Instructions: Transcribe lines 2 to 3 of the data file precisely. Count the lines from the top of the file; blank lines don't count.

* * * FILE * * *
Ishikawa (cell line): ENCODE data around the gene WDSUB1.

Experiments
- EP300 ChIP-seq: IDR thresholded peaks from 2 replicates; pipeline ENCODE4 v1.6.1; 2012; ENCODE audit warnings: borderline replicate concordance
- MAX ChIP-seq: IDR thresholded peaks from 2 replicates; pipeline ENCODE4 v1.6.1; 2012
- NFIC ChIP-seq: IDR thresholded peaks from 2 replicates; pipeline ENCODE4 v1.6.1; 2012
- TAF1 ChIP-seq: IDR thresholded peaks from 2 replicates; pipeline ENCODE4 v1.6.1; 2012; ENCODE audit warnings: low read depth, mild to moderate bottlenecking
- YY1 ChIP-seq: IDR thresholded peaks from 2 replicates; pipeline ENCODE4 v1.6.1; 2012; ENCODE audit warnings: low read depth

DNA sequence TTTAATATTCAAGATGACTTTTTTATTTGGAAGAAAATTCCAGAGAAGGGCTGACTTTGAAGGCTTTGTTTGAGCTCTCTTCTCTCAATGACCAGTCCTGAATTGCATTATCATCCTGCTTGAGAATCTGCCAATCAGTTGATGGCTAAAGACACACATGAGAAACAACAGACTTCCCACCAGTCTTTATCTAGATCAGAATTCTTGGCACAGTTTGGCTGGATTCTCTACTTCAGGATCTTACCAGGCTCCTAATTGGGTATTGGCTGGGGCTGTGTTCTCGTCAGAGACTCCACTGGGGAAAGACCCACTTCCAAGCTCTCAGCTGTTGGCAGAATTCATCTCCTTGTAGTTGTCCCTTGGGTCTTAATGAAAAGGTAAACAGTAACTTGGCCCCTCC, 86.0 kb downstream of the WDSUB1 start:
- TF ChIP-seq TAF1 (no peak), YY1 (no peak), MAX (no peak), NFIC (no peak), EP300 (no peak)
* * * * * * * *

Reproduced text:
Experiments
- EP300 ChIP-seq: IDR thresholded peaks from 2 replicates; pipeline ENCODE4 v1.6.1; 2012; ENCODE audit warnings: borderline replicate concordance